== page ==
Other, more conventional uses of the River God icon in Pannini

One example of more conventional River Gods in Pannini is in the following picture, which features the usual citizens who have come from the city to relax among the ruins and tell stories. Their casual poses contrast with the heroic fragments that surround them; their leisure to monuments to ambition. Scroll to right to see full picture.

Off to the right, at the very edge of the canvas, also lolling on a chunk of fallen ruin, lies a nude river god complete with urn and the classic semi-recumbant pose with one arm on his trusty urn (see detail below, to right):

It is hard to tell whether he's flesh and blood or marble, so close is his pose to that of the citizens who dominate the center of the scene. There is one difference with Poussin, admittedly. Here the icononographic figure has no iconographic role to play, even though he is placed in his usual position for commentary and contrast. He provides neither. He signifies no river nor any classical story; there is no central narrative to comment on, only the ordinariness of everyday life and a leisurely afternoon with friends climbing rubble. The pose remains but the meanings have begun emptying out, even as water spills from an urn.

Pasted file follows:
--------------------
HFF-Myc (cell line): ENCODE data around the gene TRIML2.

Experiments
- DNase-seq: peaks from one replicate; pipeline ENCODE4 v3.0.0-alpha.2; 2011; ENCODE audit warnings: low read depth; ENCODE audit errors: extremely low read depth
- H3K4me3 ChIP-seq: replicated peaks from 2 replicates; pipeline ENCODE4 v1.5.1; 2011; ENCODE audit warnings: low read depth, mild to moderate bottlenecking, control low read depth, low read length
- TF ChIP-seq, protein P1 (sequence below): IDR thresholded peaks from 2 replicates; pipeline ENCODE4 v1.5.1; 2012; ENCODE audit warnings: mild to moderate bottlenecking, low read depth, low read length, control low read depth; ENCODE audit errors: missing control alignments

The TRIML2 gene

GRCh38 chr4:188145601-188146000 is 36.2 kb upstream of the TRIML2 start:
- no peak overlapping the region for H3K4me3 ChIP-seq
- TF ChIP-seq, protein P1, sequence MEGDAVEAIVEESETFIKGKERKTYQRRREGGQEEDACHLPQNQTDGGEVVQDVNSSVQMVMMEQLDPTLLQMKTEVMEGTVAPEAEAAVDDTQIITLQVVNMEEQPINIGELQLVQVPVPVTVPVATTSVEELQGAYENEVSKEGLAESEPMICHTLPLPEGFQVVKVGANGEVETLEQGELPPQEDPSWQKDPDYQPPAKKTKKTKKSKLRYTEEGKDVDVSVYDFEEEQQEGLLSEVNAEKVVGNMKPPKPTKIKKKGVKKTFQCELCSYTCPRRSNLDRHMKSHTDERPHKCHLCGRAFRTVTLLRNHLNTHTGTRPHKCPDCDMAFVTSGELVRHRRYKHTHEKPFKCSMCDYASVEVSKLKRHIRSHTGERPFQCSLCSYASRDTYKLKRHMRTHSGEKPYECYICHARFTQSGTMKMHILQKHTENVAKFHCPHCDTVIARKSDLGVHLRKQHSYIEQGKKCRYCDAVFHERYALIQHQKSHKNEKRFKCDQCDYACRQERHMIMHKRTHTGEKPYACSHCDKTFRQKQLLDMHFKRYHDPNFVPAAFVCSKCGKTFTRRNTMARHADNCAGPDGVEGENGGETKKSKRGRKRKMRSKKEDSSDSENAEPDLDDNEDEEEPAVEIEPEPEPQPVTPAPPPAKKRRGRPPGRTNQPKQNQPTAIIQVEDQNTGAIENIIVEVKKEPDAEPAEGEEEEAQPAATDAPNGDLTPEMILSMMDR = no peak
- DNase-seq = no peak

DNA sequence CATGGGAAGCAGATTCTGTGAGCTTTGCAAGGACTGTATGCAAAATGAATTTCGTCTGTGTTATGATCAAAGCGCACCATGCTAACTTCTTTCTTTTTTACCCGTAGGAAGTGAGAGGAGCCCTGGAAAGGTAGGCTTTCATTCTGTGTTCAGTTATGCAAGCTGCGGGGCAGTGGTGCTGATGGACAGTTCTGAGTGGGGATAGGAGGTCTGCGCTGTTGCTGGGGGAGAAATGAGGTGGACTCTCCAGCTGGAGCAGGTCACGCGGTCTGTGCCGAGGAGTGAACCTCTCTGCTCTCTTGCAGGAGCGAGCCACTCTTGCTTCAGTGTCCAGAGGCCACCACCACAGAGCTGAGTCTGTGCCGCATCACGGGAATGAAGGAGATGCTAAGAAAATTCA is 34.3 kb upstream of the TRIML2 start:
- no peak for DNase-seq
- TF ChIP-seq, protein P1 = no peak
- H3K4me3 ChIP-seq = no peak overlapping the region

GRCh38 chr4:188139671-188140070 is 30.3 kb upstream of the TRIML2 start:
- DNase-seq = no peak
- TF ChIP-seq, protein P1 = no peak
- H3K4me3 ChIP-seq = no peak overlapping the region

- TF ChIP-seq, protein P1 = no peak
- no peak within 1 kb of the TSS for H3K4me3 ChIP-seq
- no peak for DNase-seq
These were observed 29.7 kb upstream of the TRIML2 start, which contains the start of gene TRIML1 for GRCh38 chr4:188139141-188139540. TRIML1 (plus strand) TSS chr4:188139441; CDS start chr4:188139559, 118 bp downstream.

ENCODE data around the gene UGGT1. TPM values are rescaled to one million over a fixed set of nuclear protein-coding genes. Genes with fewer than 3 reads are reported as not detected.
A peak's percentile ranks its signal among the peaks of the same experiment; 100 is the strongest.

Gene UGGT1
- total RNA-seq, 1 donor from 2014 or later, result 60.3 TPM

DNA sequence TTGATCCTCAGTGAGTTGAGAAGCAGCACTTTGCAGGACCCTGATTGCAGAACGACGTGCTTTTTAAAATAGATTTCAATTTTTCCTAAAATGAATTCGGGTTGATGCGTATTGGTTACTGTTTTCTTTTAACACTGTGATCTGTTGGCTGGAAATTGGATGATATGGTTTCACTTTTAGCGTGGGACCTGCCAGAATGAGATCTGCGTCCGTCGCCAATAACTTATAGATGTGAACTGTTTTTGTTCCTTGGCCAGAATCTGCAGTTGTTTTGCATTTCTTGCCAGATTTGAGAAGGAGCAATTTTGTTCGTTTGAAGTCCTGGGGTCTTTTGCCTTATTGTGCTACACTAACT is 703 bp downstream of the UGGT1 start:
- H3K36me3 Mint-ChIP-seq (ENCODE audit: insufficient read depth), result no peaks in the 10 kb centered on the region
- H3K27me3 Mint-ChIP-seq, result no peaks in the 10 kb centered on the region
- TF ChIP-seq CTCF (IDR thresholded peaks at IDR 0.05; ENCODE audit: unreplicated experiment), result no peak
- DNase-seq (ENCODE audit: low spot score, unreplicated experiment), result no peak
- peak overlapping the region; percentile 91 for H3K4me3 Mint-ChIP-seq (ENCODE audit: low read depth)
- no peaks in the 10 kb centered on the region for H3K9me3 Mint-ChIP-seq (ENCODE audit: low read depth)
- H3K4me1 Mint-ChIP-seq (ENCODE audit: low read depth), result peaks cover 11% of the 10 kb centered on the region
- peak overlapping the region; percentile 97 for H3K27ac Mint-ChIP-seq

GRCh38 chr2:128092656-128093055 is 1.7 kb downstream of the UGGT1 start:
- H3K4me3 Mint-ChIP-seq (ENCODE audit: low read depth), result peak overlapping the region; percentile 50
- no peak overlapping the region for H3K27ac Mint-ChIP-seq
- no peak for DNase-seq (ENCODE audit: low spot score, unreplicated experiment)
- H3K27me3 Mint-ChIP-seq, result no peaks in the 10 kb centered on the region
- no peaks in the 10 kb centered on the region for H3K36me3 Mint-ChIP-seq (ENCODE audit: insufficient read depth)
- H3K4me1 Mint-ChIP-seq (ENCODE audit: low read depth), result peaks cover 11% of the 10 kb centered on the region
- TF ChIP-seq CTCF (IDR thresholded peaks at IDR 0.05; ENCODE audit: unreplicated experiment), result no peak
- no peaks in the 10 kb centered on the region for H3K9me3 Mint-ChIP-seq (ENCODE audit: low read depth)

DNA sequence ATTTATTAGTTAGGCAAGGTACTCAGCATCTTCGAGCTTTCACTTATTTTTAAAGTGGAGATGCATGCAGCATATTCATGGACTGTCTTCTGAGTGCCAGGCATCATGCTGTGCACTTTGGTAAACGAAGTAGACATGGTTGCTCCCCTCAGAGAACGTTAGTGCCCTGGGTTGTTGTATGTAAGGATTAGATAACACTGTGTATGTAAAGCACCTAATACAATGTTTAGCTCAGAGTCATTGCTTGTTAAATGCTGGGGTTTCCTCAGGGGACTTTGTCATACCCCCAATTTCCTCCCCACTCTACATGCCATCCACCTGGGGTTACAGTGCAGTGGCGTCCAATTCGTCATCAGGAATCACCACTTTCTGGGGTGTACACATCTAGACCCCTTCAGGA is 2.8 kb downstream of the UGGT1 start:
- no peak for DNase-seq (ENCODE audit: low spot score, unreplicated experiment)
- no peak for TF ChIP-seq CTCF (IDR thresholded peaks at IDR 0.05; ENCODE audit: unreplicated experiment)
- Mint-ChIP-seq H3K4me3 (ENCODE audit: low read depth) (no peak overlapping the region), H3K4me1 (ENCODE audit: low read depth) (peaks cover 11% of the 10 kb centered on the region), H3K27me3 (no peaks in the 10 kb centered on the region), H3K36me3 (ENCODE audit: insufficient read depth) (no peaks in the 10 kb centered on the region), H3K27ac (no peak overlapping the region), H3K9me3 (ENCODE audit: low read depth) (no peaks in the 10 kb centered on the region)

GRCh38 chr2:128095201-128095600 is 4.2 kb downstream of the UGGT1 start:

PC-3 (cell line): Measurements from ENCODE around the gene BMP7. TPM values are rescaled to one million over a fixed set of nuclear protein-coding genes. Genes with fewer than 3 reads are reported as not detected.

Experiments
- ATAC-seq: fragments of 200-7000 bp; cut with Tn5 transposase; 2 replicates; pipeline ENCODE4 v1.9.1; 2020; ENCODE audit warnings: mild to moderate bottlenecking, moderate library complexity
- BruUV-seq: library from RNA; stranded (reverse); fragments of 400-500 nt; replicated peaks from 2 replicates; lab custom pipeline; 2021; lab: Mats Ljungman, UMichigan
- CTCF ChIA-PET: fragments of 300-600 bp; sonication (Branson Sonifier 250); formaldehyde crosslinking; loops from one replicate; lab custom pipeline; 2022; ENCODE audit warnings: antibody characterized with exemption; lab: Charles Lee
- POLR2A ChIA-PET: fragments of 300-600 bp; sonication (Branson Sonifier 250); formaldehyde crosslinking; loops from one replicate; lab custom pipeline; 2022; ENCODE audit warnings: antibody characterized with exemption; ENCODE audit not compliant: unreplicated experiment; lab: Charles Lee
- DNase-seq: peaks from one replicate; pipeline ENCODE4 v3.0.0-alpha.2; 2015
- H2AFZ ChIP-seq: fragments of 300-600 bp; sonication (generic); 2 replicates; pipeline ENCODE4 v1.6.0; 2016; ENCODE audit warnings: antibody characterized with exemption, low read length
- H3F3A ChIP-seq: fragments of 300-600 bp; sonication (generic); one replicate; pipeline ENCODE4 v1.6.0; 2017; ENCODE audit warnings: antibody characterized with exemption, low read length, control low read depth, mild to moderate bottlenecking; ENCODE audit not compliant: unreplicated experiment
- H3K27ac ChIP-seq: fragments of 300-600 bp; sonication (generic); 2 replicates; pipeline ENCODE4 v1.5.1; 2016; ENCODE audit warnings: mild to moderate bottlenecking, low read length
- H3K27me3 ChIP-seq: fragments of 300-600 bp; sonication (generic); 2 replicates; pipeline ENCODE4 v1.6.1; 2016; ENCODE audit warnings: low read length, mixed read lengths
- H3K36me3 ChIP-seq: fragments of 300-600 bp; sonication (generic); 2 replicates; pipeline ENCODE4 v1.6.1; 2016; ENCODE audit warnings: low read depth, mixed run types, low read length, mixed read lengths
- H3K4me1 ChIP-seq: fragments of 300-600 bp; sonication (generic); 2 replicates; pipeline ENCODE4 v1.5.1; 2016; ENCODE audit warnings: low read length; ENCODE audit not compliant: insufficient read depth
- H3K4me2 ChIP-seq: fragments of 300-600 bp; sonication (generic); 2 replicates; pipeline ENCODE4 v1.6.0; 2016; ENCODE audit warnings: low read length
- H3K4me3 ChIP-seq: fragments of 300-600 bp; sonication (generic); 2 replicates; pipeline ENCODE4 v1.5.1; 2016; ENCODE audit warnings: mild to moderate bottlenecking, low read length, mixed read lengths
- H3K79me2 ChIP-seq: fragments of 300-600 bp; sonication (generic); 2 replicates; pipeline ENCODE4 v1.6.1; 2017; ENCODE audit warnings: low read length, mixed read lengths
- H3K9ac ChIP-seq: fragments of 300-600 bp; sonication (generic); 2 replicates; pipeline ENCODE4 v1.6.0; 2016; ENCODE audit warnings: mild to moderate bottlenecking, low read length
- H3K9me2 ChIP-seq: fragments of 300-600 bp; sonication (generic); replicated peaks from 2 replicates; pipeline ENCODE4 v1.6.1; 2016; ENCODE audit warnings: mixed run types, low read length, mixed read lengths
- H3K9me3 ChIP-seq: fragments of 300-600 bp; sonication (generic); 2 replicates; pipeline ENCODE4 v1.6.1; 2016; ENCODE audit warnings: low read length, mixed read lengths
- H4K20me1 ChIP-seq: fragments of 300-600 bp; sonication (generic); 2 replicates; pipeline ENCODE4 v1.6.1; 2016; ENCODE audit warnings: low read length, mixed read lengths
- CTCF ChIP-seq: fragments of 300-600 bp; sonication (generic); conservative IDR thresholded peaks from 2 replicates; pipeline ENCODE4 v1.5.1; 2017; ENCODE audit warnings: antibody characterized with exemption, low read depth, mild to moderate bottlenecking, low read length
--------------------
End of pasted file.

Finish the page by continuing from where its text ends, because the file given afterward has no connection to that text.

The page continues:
The change that occurs in Pannini's first picture (the one at the top of his page), however, is even more radical: the river god is no longer marginal, a commentary on the main action, but has now become the focus of attention. Yet the increase in prominence for the river god icon is also associated with an increase in mystery, in uncertainty as to his meaning. It is as if the shift in meaning, the loss or decentering of meaning, has been noticed---and is now the center of attention.


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